In my early years, I grew to know a particular birch tree, planted on the same plot as I was. Its delicate arms played in uncomplicated innocence, inviting me to circle around it.
I am reminded of Robert Frost’s reflections of innocence, carefree spirits, and evolving years:
I like to think some boy’s been swinging them . . .
And they seem not to break;
though once they are bowed,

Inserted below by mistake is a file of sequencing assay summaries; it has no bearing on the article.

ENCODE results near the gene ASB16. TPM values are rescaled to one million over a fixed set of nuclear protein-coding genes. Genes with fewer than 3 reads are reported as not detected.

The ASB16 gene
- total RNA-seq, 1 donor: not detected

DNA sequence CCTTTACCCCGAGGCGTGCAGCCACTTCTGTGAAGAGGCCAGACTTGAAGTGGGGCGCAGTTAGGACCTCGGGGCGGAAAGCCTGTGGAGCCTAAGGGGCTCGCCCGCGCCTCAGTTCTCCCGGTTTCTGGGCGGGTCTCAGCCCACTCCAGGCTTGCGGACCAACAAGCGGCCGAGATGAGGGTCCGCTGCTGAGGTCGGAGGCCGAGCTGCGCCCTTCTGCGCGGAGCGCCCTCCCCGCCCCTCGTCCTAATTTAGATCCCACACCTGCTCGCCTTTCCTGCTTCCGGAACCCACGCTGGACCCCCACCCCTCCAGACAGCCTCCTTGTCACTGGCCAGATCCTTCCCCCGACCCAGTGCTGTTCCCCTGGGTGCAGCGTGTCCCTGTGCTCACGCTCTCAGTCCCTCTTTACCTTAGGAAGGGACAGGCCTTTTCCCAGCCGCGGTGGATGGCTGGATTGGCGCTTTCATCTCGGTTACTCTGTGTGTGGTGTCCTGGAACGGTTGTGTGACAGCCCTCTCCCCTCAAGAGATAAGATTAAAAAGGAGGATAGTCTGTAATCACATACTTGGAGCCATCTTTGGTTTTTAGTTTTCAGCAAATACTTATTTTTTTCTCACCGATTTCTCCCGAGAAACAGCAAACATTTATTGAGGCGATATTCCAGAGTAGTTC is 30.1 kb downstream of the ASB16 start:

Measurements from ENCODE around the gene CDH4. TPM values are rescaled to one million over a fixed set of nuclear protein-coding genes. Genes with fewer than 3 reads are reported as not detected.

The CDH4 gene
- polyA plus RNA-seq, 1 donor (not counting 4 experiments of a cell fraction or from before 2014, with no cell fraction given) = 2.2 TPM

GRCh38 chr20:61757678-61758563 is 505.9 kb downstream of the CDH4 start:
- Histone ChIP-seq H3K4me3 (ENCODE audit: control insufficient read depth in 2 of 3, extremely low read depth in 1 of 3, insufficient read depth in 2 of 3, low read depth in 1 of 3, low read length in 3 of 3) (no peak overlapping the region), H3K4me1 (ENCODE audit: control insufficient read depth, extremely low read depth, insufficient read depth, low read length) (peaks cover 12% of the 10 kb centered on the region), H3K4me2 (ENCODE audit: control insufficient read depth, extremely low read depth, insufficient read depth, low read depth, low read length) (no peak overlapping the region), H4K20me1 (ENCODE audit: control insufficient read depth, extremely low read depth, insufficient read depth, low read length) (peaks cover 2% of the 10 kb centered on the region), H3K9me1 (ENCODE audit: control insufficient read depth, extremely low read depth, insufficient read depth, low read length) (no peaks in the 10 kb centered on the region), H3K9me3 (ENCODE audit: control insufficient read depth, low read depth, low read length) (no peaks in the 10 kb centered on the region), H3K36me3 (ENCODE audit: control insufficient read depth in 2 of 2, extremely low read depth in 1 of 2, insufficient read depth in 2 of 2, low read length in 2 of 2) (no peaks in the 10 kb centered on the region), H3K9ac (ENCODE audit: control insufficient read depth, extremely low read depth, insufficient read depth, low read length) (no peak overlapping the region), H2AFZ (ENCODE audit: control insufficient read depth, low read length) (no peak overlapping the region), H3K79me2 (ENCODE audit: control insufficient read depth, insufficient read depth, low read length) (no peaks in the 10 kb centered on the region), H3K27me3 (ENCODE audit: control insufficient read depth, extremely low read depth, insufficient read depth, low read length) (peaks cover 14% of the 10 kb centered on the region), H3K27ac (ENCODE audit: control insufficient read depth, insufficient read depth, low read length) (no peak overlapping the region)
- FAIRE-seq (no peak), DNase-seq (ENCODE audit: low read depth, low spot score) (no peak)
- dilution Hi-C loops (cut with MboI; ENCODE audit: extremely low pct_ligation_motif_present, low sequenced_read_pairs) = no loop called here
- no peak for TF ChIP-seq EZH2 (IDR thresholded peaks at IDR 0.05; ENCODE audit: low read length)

So low for long, they never right themselves:
You may see their trunks arching in the woods,
Years afterwards, trailing their leaves on the
Like girls on hands and knees that throw their hair . . .
My birch and I seemed to shadow one another over the years, and a birch tree sighting spurred memories when I sought to be at home.
Under the Birch Tree is a memoir of discovering connections and finding home.
Now available for pre-order at Amazon